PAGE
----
The message the Walt Disney Corporation would like viewers to take from Soul is that achieving arbitrary career milestones is less important, in the grand scheme of life, than everyday happy moments. Madlib has paradoxically found success by operating with that mindset. He’s an elusive character, less interested in the traditional path of solo artistry. He prolifically churns out beats containing flashes of atypical genius. He claims to have produced Bandana on an iPad. For all the classic songs and albums with which he’s been involved, and all the solo LPs under all the aliases, there has never, until now, been a definitive, career statement Madlib solo LP. 

Sound Ancestors was “edited, arranged, and mastered” by Kieran Hebden with the intention of becoming that kind of album. The story goes that KH (as my friends who adore him annoyingly call him) sifted through hundreds of Madlib beats, adding some sort of mysterious touch, to make it more cohesive. A counterbalance to Madlib’s typical production process. A trusted extra eye and ear to seek out the producer’s best moments, and form them into complete songs. 

These are complete, memorable tracks with distinct, recognizable progressions. Unlike Four Tet’s latest releases “0000 871 001,” “0000 871 0002,” etc., the track titles are spot on  descriptive. “Hang Out (Phone Off)” is the best digital detox ode since Erykah Badu’s “Phone Down.” “Loose Goose” is what it sounds like. “Dirtknock” is similarly self-explanatory. Even “Sound Ancestors,” with live jazz instrumentation, aptly describes the track and album, which Madlib has mentioned is a reference to his inexplicable channeling of music history into a unique novel creation. I don’t know what “Hopprock” means, but it’s the best song on the album.

The best song on the album changes daily as new elements reveal themselves, or songs take on different meaning in different contexts of listening. The synth lead on “The New Normal” never gets old. “Road of the Lonely Ones,” the first single, is the most consistent hit. A vocal sample from The Ethics’ “Lost in the Lonely World” forms an entrancing loop atop the beat. There are short vocal samples throughout the album, creating mini hooks and refrains in the absence of a traditional lyricist.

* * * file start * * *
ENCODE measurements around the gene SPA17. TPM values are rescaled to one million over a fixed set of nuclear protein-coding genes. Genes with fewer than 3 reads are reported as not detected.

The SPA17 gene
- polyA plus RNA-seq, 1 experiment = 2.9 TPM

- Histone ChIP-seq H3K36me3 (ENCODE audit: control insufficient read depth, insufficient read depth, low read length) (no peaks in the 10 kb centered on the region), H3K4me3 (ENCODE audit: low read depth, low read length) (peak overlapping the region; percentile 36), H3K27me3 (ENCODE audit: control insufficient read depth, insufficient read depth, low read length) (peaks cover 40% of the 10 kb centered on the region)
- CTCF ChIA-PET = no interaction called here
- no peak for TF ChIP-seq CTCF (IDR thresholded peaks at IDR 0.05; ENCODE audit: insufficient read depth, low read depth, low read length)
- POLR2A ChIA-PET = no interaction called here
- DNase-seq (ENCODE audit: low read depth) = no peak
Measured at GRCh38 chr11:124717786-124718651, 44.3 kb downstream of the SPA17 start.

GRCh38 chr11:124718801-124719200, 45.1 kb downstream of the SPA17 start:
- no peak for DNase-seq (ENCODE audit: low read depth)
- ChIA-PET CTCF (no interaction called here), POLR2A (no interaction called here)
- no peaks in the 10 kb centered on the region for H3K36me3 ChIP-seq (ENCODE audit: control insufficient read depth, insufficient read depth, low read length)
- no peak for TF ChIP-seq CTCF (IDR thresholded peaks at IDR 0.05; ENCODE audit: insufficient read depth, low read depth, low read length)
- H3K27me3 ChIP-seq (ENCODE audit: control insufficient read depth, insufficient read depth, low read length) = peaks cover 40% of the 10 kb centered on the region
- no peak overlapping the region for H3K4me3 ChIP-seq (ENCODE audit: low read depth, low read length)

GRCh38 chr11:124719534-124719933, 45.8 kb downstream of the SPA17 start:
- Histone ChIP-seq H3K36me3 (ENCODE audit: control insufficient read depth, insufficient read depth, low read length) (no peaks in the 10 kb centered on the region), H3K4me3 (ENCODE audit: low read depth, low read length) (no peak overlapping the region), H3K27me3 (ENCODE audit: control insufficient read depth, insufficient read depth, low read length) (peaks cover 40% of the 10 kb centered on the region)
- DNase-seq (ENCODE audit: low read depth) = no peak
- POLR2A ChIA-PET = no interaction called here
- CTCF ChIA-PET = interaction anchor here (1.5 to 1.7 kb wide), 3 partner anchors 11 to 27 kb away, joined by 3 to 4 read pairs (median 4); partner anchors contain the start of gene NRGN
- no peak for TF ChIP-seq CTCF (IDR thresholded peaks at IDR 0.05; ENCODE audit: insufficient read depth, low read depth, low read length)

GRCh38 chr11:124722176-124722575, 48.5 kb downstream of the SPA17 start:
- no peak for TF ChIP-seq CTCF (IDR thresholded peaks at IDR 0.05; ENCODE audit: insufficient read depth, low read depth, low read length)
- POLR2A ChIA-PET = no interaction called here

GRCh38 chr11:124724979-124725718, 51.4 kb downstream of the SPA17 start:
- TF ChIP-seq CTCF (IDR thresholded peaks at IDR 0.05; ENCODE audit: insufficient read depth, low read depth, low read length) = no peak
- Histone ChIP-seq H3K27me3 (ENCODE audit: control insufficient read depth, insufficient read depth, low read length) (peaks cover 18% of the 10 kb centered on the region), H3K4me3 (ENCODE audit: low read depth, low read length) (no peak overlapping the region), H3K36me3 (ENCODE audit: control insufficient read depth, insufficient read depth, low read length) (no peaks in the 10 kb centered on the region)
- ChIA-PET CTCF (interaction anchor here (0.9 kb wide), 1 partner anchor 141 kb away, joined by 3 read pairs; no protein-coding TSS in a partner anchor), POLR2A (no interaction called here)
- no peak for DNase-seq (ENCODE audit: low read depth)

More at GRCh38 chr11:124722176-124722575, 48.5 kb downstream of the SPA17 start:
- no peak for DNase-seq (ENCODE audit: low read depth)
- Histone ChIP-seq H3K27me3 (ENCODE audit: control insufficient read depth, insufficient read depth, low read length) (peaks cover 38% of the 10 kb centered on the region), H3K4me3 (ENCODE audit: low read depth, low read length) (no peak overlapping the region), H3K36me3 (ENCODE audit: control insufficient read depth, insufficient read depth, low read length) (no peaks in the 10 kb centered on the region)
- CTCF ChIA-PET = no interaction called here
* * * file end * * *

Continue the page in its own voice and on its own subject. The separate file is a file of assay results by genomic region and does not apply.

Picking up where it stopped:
KH & Madlib are kindred crate-digging spirits. Loved by loyal fanbases. Scoffed at by naysayers like me, who say he is too much. Too intense. The musical equivalent of Tim & Eric. The creator of art that for some reason overwhelms me every time I hear it, despite me “getting it” (which I write despite knowing a horde of angry KH fans would be glad to inform me that no I clearly don’t).

It’s not just that the music is overwhelming. It’s also that it must be easy to make. All Four Tet and Madlib do is plug pre-recorded samples into a DAW and press some buttons. Something anyone could do, like Soulja Boy yelling into a laptop. Except of course no one can do it like they do it. And so nothing could sound like Sound Ancestors (although Soulja Boy yelling over these beats could only improve them).  

Existing on earth is a fine line between dancing in bliss at the 4 a.m. warehouse show and listening to Madvillainy alone and sad on New Year’s Eve. Sounds of Ancestors finds a balance between anxiety and its antithesis. Serenity? Peace? Perhaps we’ll never know, until we find ourselves in a place where There Is No Time, and we are in the album cover, or The Great Beyond, and we either hear total silence or this album on repeat, millions of angels bobbing their heads for eternity.